As many have said before them, and even I have said earlier on in this article, the emergence of simplified services like Google, Uber and Airbnb has resulted in millennials being comfortable in the exploration of banking with those other than the traditional players. In addition to this, lack of trust and lack of confidence are key reasons why the younger generation is deciding to move away from the big banks. Confidence in the banking industry varies from country to country, however:

  • Italy - 24%
  • UK - 33%
  • France - 33%
  • USA - 37%
  • Germany - 40%
  • Czech Republic - 50%
  • Estonia - 55%
  • Luxembourg - 66%
  • India - 70%
  • Malta - 72%
  • China - 72%
  • Philippines - 77%
  • Malaysia - 86%
  • Thailand - 89%

Another factor that must be considered is the smartphone penetration and many challenger banks are focusing on providing mobile only services, and this varies from country to country too.

  • Singapore - 92%
  • South Korea - 82%
  • UK - 75%
  • USA - 70%
  • Germany - 65%
  • Hong Kong - 63%
  • China - 58%
  • Israel - 57%

Emerging markets are looking at challengers as a medium to accelerate banking innovation as well as financial inclusion and wellness. As mobile penetration is increasing in the emerging markets, banks utilising digital channels to onboard, engage or serve customers evolve to become an important medium for financial inclusion initiatives,” the report read. Following on from this, it is important to realise that in the developing world, the banking evolution has skipped a few steps and this is why mobile banking applications have overtaken in terms of use in countries like Kenya.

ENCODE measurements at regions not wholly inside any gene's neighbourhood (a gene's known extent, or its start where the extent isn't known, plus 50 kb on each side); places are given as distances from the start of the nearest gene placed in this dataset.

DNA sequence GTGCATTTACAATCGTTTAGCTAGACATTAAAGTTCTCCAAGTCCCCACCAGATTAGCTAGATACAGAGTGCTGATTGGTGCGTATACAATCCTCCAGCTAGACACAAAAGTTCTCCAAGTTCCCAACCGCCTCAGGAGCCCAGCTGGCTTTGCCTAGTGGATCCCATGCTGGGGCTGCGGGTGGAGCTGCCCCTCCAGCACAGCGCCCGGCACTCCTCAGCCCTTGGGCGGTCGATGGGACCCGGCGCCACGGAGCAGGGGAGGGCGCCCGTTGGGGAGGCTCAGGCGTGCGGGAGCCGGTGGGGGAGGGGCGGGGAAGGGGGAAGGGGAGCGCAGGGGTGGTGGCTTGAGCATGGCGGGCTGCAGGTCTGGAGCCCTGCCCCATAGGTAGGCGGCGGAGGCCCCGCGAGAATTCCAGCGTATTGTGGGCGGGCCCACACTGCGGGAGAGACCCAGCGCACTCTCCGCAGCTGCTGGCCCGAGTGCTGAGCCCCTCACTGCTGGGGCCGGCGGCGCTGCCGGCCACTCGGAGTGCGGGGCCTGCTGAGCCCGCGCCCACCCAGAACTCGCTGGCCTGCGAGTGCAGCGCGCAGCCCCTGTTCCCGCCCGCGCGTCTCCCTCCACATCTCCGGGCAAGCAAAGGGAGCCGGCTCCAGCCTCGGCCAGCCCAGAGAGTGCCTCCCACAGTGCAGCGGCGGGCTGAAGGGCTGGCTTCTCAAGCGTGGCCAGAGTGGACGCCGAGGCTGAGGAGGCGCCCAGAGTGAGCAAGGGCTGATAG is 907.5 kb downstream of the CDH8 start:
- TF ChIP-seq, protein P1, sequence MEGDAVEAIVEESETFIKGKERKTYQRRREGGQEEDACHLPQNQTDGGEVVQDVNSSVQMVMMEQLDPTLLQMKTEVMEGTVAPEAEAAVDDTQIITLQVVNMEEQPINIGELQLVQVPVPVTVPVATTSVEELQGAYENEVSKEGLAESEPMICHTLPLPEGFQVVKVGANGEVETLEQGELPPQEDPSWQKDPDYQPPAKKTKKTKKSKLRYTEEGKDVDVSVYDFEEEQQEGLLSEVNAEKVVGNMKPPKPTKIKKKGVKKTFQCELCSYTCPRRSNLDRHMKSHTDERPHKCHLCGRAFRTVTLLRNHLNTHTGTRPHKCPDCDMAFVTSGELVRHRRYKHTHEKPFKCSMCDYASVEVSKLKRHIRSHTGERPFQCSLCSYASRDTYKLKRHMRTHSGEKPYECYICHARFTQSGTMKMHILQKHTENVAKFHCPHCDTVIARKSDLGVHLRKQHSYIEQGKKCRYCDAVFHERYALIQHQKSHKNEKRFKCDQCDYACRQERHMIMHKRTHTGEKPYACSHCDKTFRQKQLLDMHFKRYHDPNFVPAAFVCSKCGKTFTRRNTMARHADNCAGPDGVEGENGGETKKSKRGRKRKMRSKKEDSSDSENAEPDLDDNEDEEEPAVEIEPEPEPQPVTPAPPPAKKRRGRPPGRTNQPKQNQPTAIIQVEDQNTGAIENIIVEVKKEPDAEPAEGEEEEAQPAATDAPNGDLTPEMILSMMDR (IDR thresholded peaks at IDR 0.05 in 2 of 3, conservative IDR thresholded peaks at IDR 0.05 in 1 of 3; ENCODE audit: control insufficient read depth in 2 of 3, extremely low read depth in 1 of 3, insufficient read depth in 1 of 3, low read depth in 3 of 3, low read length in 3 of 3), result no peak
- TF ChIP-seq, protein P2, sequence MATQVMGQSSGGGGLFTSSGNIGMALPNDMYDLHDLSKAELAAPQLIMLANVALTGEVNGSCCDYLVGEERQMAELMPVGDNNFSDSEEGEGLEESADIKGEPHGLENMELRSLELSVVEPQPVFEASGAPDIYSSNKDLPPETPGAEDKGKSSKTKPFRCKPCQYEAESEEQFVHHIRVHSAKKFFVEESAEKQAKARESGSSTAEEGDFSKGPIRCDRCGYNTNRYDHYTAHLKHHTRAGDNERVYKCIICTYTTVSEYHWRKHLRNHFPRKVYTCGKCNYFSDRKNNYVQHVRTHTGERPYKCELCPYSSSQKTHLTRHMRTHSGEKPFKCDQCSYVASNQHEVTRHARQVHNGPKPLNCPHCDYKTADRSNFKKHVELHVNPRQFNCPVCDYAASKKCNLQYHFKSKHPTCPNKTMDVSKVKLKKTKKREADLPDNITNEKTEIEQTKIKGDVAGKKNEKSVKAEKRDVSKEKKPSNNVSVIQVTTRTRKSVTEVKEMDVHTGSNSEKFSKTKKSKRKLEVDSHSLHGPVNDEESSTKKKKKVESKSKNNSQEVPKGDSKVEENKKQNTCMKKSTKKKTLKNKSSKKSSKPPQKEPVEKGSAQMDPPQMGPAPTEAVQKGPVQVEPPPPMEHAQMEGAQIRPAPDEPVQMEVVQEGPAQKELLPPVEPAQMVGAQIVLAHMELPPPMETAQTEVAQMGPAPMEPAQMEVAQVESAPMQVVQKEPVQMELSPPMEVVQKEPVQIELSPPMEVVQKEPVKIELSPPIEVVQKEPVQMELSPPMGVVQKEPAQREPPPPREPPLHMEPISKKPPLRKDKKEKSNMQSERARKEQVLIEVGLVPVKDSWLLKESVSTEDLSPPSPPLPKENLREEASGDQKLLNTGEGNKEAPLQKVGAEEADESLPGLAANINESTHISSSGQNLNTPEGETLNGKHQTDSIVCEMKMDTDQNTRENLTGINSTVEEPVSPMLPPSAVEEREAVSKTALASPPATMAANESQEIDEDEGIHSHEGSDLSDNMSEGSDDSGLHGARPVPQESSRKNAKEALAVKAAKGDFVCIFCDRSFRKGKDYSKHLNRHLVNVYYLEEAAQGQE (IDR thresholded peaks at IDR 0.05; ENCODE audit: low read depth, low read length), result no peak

A major reason why challenger banks have been allowed to flourish is because governmental organisations have been established in order to support new fintech startups and sandboxes have been recently set up so that companies can start to operate in a safe place unburdened by regulation. Many countries are maintaining this system and this is why fintech companies are like a moth to the flame when it comes to setting up in the UK, Singapore and Hong Kong – all very big fintech hubs.

While regulators are becoming increasingly fintech friendly, “achievement of economies of scale in a short timeframe, high customer acquisition costs and heavy competition in niche markets are real issues facing challenger banks today” the report said.

However, Burnmark states that Generation Z will treat content differently on the internet than the millennials currently do, as they will value content ownership and privacy and worry about financial stability and mistrust content-based monetisation – all of this could impact the challenger banking industry. But the real question here is whether or not they will be able to adapt to the changes in a way that is better than the traditional banks.